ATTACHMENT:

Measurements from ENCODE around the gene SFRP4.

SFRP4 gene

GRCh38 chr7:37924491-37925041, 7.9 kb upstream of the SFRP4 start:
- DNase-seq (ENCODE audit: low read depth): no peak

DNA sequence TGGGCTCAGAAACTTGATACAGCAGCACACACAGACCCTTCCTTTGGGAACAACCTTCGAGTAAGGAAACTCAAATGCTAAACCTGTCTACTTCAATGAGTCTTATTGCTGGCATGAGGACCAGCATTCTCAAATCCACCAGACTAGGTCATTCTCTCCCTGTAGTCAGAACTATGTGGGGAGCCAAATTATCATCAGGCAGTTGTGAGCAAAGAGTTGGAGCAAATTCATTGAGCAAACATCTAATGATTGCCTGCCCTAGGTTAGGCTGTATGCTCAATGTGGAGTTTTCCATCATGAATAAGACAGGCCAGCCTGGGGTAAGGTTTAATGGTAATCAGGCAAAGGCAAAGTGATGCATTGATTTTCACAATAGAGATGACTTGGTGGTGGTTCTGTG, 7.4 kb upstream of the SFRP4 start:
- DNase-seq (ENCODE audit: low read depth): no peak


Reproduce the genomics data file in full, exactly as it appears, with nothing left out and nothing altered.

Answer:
Measurements from ENCODE around the gene SFRP4.

SFRP4 gene

GRCh38 chr7:37924491-37925041, 7.9 kb upstream of the SFRP4 start:
- DNase-seq (ENCODE audit: low read depth): no peak

DNA sequence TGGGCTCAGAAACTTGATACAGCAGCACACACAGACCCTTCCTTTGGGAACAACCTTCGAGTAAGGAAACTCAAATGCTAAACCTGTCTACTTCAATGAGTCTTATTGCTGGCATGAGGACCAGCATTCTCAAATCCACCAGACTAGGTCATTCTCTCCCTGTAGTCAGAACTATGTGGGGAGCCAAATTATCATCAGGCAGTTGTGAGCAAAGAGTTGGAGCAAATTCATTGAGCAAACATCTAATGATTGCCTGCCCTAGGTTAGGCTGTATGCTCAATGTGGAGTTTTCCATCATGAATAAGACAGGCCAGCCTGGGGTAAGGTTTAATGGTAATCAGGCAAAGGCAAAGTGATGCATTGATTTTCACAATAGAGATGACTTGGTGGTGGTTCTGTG, 7.4 kb upstream of the SFRP4 start:
- DNase-seq (ENCODE audit: low read depth): no peak